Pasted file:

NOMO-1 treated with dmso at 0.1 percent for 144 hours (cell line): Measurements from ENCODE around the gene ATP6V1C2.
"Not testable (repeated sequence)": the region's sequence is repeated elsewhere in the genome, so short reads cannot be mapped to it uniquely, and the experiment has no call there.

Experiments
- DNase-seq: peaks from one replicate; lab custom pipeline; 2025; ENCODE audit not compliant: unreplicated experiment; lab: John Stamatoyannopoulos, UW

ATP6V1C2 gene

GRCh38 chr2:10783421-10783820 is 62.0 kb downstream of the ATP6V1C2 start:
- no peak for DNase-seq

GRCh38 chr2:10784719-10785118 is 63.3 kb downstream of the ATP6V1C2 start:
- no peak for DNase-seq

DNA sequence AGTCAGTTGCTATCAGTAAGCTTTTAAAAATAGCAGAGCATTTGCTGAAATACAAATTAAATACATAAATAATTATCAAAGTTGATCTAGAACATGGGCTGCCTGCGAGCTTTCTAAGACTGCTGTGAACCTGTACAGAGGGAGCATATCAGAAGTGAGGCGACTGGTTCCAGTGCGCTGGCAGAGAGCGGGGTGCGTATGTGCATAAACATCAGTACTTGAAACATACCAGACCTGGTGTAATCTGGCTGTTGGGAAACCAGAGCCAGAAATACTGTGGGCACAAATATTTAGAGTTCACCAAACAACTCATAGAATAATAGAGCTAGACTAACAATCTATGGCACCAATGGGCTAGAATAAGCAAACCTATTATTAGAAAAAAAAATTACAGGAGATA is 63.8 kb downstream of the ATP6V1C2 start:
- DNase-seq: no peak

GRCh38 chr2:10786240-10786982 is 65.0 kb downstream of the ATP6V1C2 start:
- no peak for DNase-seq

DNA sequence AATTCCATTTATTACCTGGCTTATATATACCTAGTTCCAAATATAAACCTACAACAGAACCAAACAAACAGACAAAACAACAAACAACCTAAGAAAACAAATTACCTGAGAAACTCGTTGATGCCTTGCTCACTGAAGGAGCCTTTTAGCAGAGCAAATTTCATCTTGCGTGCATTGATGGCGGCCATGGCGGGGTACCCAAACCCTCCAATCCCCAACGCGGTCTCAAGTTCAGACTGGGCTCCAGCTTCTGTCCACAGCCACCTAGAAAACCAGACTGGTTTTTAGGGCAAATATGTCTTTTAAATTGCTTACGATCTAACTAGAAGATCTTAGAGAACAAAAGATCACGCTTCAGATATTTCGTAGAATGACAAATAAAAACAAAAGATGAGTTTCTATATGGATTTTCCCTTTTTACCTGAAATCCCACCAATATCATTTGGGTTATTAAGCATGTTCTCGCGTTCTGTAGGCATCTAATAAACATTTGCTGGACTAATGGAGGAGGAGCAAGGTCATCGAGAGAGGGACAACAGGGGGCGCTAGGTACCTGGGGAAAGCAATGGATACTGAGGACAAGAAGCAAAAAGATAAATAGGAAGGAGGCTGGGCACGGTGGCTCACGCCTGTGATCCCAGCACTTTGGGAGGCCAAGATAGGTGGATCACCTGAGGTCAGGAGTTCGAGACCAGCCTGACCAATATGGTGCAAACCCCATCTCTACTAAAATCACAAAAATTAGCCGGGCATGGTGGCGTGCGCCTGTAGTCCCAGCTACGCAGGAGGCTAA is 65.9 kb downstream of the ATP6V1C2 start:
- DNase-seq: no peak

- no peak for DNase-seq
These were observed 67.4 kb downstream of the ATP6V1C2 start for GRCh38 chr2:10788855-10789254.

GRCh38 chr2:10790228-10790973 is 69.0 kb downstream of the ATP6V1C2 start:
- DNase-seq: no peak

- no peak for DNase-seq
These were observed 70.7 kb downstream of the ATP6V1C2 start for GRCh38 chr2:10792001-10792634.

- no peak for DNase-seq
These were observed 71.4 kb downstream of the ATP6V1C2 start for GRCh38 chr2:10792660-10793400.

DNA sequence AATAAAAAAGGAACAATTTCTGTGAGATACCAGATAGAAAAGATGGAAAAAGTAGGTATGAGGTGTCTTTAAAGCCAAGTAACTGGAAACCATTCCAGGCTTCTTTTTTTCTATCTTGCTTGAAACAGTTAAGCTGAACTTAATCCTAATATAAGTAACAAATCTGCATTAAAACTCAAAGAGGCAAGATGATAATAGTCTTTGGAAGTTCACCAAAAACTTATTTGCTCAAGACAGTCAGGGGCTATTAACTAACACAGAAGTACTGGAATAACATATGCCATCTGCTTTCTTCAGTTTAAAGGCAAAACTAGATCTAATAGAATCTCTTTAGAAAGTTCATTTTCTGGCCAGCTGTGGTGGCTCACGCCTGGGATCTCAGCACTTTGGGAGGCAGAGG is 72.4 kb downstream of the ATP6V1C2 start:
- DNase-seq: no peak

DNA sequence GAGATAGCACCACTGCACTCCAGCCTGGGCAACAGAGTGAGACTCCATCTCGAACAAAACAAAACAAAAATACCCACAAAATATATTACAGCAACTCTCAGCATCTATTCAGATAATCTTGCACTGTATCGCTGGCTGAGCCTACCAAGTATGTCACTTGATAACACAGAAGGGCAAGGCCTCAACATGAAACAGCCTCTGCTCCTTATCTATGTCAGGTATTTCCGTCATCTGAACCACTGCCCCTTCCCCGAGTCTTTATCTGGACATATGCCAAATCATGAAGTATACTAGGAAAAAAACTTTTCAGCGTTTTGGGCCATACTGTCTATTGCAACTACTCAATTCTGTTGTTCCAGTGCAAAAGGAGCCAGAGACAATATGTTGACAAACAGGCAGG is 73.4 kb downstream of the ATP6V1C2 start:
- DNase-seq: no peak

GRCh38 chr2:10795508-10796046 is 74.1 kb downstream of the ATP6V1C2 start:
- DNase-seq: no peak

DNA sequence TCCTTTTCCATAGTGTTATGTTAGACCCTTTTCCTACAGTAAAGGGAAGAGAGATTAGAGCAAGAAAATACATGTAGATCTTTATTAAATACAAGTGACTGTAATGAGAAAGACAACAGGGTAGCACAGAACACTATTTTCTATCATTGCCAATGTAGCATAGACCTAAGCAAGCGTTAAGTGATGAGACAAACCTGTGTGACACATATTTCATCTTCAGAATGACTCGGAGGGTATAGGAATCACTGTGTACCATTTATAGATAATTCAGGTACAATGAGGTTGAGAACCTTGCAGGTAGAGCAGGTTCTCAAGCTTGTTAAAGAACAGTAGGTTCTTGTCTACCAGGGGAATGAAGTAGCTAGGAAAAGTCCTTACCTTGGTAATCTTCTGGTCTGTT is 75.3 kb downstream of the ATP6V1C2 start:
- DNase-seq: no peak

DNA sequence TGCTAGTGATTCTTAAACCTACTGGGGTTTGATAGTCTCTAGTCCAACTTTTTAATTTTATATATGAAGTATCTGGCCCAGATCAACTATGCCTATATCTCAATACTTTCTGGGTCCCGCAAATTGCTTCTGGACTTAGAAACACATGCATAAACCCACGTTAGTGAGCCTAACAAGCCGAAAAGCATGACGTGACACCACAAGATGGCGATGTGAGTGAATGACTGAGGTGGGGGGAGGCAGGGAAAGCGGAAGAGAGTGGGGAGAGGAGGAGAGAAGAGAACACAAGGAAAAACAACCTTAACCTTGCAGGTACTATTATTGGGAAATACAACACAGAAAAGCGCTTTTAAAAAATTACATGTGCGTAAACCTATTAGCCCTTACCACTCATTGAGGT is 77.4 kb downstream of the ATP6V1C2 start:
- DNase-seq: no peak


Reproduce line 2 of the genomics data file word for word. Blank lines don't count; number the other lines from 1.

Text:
"Not testable (repeated sequence)": the region's sequence is repeated elsewhere in the genome, so short reads cannot be mapped to it uniquely, and the experiment has no call there.